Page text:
U.S. employers added 199,000 new jobs in December, 50,000 fewer than November, the Labor Department reported Friday, as business continue to struggle to fill vacancies due to American workers’ reluctance to return to the workforce during the ongoing coronavirus pandemic.

Despite the hiring slowdown, December’s jobless rate fell to a healthy 3.9% — a 22-month low — from November’s 4.2%.

December’s modest jobs gains belie the fact that 2021 was one of the best years for U.S. workers in decades, even though the pandemic caused the previous year to be one of the job market’s worst since the government began tracking hiring in 1939.

A monthly average of 537,000 jobs were added to the economy in 2021, the Labor Department said Friday, and a record 6.4 million jobs were created”America is back to work,” President Biden declared Friday before reporters at the White House. “The increase in Americans joining the labor force was the fastest this year of any year since 1996.”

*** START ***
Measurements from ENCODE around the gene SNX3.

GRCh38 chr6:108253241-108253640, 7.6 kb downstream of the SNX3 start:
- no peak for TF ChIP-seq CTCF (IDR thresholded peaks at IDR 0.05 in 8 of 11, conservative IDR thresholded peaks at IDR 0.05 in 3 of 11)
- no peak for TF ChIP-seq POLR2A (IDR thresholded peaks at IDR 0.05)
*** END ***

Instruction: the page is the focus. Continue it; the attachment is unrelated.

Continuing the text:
Companies posted a record high number of job vacancies in 2021 and offered sharply higher pay to try to attract and retain employees, a record number of whom quit their jobs in search of higher-quality positions.

Biden said U.S. workers saw their wages increase last year by nearly 16%, “the highest in history.”

“Wage gains for all workers who are not supervisors went up more in 2021 than any year in four decades. There’s been a lot of press coverage of people quitting their jobs,” Biden said. “Well, today’s report tells you why: Americans are moving up to better jobs with better pay, with better benefits. That’s why they’re quitting their jobs.”

December’s report reflects the state of the economy early in the month, before the highly contagious omicron variant sickened millions of people in the U.S., forcing the cancellation of thousands of commercial flights and leading to reduced traffic at bars and restaurants and some school closures.

Many economists believe job growth may slow in January and possibly in February because of the omicron outbreak, which has forced millions of sick workers to quarantine at home, potentially disrupting employers, including hospitals, airlines and ski resorts.

Some information for this report came from The Associated Press and Reuters.

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